Private equity (PE) and venture capital (VC) investors are looking to step up the pace of investments in the healthcare sector in India. In the recent past though, specialty PE firms have emerged to invest exclusively in this segment. Evolvence India LS, India Ventures and Sabre Capital’s Spring Healthcare fund are some PE funds in this category.
According to Venture Intelligence, ‘There are very few corporate hospitals and PE and VC funds see this as an opportunity to bring smaller hospitals together to scale-up.’ 
In July 2008, Mauritius-based private equity fund New York Life Investment Management and Jacob Ballas India Fund invested $22 million in Mumbai-based Themis Labs. In February this year, India Venture invested $18 million in Tamil Nadu-based Kavery Medical while IFC invested $30 million in Max India. Sabre Capital has a $100 million fund focused on investing in mid-size existing hospitals or in start-ups. ChrysCapital, which focuses on the pharmaceutical sector, is looking at opportunities in the healthcare space especially in hospitals, medical diagnostics and devices. It may invest anywhere between $30-300 million with a long-term view of 5-10 years.
Venture Intelligence noted that over 42 percent of PE and VC investors felt there was a strong opportunity to tap the market for healthcare services in semi-urban and rural areas. The investors also identified diagnostic services, medical devices/equipment, hospital chains and wellness products and services as favorite sectors for investments.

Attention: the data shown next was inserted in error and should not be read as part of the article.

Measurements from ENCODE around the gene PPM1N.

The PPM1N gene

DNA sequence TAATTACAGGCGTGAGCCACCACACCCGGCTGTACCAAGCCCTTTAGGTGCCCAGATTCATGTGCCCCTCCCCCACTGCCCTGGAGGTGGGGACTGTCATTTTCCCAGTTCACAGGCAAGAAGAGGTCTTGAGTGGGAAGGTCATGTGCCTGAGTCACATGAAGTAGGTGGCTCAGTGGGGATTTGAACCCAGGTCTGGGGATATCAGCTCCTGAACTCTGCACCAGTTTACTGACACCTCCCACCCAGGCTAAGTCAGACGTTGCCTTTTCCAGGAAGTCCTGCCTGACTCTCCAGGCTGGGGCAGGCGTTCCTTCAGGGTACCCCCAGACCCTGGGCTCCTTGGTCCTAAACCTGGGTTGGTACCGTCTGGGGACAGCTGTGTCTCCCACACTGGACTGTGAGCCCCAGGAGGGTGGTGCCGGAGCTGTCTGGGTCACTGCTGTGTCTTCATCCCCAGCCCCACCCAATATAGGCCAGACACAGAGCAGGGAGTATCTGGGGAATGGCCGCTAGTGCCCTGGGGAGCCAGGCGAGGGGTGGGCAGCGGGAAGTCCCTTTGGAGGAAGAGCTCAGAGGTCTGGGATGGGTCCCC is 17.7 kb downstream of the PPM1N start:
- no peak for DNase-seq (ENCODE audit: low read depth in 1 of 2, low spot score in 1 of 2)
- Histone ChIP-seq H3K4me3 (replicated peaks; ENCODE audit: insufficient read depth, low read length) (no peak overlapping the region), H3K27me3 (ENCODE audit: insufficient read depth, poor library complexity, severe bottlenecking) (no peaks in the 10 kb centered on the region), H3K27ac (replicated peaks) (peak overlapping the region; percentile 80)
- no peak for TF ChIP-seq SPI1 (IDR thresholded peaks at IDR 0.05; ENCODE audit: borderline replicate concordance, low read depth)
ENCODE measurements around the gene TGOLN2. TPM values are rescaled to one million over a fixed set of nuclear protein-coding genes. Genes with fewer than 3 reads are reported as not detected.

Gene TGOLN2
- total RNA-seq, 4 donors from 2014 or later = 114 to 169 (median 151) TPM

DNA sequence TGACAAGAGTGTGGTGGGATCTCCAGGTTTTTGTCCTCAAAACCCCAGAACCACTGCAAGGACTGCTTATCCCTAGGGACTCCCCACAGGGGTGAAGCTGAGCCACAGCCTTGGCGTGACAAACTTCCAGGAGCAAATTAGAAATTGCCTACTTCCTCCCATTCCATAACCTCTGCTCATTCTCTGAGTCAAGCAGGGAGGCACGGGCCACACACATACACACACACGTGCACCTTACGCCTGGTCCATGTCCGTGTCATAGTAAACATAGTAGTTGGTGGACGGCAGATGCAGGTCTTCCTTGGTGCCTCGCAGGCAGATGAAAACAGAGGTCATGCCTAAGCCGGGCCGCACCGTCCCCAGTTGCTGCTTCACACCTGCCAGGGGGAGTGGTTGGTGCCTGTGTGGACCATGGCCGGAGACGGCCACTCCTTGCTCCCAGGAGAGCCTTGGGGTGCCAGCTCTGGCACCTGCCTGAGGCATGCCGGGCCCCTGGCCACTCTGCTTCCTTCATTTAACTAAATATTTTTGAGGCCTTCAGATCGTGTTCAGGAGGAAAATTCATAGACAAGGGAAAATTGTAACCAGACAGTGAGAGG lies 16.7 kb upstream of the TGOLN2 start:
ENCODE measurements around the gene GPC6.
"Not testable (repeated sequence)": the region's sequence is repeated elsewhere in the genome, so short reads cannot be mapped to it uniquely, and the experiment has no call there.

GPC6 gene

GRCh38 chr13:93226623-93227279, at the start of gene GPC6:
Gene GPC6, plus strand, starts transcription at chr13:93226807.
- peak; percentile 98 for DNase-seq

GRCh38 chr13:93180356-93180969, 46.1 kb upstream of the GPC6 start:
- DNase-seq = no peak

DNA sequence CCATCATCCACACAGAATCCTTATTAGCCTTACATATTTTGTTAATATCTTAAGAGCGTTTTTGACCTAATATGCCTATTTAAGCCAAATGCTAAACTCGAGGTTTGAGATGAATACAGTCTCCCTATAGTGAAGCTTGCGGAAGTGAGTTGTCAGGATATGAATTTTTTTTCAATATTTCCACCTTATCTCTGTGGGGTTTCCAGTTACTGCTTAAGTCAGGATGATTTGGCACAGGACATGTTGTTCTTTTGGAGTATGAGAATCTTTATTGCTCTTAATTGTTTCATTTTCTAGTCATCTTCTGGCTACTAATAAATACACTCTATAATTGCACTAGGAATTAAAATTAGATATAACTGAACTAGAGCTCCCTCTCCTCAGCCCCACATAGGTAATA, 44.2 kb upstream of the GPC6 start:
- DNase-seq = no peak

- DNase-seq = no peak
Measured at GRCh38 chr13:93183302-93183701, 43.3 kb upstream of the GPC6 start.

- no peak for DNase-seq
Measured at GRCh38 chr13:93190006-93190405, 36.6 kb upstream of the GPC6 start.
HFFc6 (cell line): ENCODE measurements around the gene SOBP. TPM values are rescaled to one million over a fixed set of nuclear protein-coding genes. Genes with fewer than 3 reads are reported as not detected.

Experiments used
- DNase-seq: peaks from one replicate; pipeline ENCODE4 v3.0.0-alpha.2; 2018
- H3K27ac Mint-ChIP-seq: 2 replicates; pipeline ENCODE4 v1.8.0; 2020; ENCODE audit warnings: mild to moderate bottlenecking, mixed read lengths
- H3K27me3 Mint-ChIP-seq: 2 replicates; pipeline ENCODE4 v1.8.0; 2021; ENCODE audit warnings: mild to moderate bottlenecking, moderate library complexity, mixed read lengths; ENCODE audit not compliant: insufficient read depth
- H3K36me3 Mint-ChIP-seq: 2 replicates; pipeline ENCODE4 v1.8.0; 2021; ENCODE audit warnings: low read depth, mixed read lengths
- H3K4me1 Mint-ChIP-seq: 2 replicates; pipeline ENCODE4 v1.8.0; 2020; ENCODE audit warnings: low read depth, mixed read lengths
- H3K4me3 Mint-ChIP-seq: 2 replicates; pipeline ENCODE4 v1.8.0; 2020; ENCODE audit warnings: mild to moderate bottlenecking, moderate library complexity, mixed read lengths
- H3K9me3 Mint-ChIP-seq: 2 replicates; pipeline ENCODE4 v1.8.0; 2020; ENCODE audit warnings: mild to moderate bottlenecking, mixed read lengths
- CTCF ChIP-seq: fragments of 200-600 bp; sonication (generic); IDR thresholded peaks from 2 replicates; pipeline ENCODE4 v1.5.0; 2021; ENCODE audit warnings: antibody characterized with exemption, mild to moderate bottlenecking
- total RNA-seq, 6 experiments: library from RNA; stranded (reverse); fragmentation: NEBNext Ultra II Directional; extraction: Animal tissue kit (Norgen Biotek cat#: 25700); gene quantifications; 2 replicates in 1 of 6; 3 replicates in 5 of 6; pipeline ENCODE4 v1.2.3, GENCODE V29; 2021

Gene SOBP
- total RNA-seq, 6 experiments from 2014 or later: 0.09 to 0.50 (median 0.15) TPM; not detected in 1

The emerging trend in the healthcare sector and initiatives mooted by the government and interests from the PE/VC community will boost the upcoming and growing diagnostic market in India.
Narayan Kulkarni
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May wong 24 May 2014 at 11:35 AM

This is May. We are manufactory and do the medical device, IVD products,and mirco wave theraphy devices.We have the full auto-chemistry analyzers, 800T/h, 400T/h, 200T/h, and semi-chemistry analyzers, With CE certification. We purchase the medical equipments, also looking for distributors in India.Contact me by email sales3@sunostik.com

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May wong 24 May 2014 at 11:16 AM

This is May. We are manufactory and do the medical device, IVD products,and mirco wave theraphy devices.We have the full auto-chemistry analyzers, 800T/h, 400T/h, 200T/h, and semi-chemistry analyzers, With CE certification. We purchase the medical equipments, also looking for distributors in India.Contact me by email sales3@sunostik.com